Elvis & Nixon
- Eddie Harrison
- 20 June 2016
Kevin Spacey and Michael Shannon star in a comic biopic about two very different icons
From Anthony Hopkins in Oliver Stone’s epic biopic to Frank Langella in Frost/Nixon and John Cusack in The Butler, cinema clearly has a fascination with the disgraced US president Richard Nixon – perhaps because his unlovely shapelessness makes him easy to imitate. The charismatic Elvis Presley has proved harder to depict on film, but director Liza Johnson’s shallow yet engaging comedy uses two creditable impersonations to tell the story behind the most requested photo in the US National Archives.
Told from the POV of hangers-on in both camps, Presley (Michael Shannon) is introduced as a weary star, disenchanted with the music business, and seeking to address his feelings of unhappiness by offering his services as an undercover agent to President Nixon (Kevin Spacey). Portrayed as a square with a distaste for Presley’s showmanship, Nixon initially refuses to meet him, but ends up finding common ground when the singer arrives at his door.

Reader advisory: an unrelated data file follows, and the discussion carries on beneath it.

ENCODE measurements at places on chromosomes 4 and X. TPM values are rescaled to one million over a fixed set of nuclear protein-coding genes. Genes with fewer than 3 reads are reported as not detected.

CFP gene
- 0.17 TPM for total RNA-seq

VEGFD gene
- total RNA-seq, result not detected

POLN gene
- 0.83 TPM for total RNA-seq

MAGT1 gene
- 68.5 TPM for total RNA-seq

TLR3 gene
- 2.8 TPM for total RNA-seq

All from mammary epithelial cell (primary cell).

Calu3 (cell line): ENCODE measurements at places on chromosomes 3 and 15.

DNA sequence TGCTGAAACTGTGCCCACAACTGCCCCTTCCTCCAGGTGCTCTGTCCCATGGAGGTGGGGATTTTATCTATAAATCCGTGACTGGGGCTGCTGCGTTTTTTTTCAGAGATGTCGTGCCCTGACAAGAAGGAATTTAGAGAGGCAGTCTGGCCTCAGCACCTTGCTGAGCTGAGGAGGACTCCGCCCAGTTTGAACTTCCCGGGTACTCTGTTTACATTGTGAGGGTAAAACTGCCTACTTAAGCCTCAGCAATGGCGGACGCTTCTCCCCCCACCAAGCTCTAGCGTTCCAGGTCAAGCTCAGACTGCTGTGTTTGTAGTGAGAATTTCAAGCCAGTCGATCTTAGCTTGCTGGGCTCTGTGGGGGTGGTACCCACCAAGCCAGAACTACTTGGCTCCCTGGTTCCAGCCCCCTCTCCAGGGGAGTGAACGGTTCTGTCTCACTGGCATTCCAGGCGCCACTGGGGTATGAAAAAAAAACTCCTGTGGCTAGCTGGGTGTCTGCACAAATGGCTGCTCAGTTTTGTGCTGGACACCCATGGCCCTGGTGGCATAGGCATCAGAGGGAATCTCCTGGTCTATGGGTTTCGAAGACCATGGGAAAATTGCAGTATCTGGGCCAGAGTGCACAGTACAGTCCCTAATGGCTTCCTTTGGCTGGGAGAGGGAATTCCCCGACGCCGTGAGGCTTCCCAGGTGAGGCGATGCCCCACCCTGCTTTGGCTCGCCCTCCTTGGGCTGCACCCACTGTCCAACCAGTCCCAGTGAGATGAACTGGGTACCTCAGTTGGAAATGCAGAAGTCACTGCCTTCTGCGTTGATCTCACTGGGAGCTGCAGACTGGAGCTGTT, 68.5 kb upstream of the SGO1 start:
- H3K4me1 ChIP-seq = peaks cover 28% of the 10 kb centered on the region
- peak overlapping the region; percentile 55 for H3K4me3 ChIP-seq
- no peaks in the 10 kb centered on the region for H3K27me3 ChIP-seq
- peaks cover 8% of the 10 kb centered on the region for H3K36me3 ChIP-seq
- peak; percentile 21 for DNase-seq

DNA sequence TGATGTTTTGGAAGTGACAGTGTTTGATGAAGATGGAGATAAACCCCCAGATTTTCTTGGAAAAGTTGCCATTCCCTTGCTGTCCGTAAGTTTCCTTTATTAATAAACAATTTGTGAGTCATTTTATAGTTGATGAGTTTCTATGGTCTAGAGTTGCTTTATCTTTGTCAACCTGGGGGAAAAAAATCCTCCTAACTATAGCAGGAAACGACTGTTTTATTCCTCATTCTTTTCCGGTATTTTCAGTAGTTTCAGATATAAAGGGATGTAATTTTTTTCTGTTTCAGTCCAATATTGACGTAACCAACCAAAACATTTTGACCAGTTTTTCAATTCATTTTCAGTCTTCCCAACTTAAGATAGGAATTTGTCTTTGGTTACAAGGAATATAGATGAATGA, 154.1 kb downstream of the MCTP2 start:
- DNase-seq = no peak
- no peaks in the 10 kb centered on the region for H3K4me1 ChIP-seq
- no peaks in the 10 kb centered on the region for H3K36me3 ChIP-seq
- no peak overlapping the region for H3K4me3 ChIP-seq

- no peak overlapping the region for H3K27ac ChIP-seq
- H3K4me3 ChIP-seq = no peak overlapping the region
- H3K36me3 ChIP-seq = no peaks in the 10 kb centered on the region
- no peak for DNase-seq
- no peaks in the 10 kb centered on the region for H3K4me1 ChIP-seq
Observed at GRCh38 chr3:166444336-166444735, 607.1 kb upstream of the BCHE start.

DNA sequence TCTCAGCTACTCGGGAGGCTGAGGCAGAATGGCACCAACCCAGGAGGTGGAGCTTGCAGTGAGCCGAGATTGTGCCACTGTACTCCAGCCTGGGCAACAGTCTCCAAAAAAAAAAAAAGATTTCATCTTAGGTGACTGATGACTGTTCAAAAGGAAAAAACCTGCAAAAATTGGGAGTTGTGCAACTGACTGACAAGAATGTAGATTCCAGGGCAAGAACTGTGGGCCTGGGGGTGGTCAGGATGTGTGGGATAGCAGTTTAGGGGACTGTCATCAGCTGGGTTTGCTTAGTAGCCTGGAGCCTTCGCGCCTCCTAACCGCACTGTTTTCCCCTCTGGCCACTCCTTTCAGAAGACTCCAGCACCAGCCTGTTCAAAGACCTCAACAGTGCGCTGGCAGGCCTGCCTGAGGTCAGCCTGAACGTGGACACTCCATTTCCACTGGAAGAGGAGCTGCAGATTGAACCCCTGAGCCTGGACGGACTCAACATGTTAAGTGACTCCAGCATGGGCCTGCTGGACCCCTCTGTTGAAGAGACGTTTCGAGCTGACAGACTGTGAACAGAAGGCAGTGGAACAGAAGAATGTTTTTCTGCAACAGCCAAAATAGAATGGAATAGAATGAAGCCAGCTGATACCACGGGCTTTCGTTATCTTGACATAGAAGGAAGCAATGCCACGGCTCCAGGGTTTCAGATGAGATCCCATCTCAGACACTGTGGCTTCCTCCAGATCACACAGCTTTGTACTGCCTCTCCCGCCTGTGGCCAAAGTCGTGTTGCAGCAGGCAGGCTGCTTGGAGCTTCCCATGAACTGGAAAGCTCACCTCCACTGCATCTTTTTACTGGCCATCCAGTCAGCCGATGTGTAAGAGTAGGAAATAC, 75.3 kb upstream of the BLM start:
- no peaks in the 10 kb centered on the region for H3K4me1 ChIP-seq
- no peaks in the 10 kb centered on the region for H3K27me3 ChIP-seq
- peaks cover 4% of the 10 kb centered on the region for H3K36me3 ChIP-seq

Elvis & Nixon gets considerable comedic mileage from the notion that both men understand that they have a carefully constructed public image to protect, one that they each fear falling short of. Spacey is note-perfect in his impersonation of Nixon, but Shannon wisely doesn’t attempt the same level of physical precision, instead offering a manic and somewhat haunted version of the star.
Johnson pulled off an accomplished Alice Munro adaptation with her 2013 drama Hateship Loveship, and brings some of the same offbeat sensitivities to a more cartoonish story here. The script, co-written by Princess Bride star Cary Elwes, may not have a great deal to say about either celebrity or politics but, as an extended sketch about the meeting of two remarkable figures, Elvis & Nixon manages to capture why the public retain such curiosity for these influential, eccentric men.
General release from Fri 24 Jun.